New research suggests social transformations that prompt “degrowth” could cut humanity’s climate footprint in time to meet the Paris climate agreement target.

Existing plans to limit global warming rely too much on “increasingly unrealistic assumptions” that societies will be able to remove huge amounts of carbon from the atmosphere while simultaneously maintaining incessant economic growth over the next 50 years, according to a May 2021 study in Nature Communications. These strategies appear to be speeding the planet deeper into the climate crisis, the authors said.

Economic degrowth—strategies to shrink the economies of rich, developed countries while maintaining the wellbeing of the people and environments they are based on—might be less risky, and a better way to meet the goals of the Paris climate agreement. Efforts to slow climate change that are built on structural social changes, like rethinking the way we work, produce food, heat our homes and move around could be more successful than those that rely on uncertain carbon removal technologies, they said.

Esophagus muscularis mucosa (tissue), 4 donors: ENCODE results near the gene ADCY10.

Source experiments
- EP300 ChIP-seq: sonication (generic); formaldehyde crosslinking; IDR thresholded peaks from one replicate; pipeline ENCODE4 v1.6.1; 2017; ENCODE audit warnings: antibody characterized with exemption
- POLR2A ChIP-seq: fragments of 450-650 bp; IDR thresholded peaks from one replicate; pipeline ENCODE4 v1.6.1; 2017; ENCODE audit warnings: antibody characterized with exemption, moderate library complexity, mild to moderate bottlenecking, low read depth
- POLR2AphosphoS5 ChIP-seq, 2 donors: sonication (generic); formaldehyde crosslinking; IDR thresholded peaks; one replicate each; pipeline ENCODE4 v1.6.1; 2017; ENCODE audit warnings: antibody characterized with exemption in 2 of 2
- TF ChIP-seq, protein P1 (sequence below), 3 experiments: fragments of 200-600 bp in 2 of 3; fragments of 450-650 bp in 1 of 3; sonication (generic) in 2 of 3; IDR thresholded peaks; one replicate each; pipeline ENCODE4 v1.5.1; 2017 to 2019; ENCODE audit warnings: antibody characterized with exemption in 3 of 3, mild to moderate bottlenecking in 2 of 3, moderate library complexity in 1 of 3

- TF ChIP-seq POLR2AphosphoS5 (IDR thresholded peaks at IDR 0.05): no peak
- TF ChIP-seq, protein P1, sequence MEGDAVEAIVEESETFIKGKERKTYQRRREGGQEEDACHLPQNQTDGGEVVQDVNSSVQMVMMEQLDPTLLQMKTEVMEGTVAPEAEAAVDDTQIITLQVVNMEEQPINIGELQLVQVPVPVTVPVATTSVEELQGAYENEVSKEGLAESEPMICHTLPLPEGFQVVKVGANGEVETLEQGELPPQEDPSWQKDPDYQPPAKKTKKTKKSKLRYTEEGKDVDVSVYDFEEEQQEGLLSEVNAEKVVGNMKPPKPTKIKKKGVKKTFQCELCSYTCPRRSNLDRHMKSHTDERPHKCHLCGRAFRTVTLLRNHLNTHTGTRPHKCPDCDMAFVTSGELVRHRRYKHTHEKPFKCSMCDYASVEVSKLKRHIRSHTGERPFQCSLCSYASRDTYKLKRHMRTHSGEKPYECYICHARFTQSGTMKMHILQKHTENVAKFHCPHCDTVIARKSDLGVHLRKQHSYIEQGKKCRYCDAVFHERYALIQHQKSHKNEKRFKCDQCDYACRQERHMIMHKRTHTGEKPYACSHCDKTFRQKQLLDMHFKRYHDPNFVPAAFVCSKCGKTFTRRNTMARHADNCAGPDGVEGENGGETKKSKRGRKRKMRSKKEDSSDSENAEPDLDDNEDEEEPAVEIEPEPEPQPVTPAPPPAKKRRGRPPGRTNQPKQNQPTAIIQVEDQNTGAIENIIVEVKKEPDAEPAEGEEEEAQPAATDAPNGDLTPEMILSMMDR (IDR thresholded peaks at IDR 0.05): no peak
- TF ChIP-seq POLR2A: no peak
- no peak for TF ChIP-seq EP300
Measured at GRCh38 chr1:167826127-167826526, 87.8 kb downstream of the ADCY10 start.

There are “substantial uncertainties” associated with those technologies, said co-author Manfred Lenzen, of the University of Sydney’s School of Physics. “Carbon dioxide removal, including carbon capture and storage, is in its infancy and has never been deployed at scale,” he said.

Lorenz Keyßer, an environmental systems researcher with ETH Zürich and co-author of the study, added that the consequences of misjudgements of how much carbon future technologies could remove from the atmosphere or keep from being emitted in the first place would be severe. “The over-reliance on unprecedented carbon dioxide removal and energy efficiency gains means we risk catastrophic climate change if one of the assumptions does not materialize,” he said.

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